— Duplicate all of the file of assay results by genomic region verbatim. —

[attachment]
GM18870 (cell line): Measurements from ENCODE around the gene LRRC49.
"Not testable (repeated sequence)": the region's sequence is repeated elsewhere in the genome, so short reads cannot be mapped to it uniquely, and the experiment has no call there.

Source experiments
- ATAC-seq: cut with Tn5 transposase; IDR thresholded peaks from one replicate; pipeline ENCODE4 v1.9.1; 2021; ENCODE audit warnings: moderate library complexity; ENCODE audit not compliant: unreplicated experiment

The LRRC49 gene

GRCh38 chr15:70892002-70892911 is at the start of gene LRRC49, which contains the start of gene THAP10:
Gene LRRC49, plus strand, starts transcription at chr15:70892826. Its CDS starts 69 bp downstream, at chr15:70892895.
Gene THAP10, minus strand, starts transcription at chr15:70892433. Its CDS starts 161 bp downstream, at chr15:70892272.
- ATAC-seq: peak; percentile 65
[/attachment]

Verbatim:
GM18870 (cell line): Measurements from ENCODE around the gene LRRC49.
"Not testable (repeated sequence)": the region's sequence is repeated elsewhere in the genome, so short reads cannot be mapped to it uniquely, and the experiment has no call there.

Source experiments
- ATAC-seq: cut with Tn5 transposase; IDR thresholded peaks from one replicate; pipeline ENCODE4 v1.9.1; 2021; ENCODE audit warnings: moderate library complexity; ENCODE audit not compliant: unreplicated experiment

The LRRC49 gene

GRCh38 chr15:70892002-70892911 is at the start of gene LRRC49, which contains the start of gene THAP10:
Gene LRRC49, plus strand, starts transcription at chr15:70892826. Its CDS starts 69 bp downstream, at chr15:70892895.
Gene THAP10, minus strand, starts transcription at chr15:70892433. Its CDS starts 161 bp downstream, at chr15:70892272.
- ATAC-seq: peak; percentile 65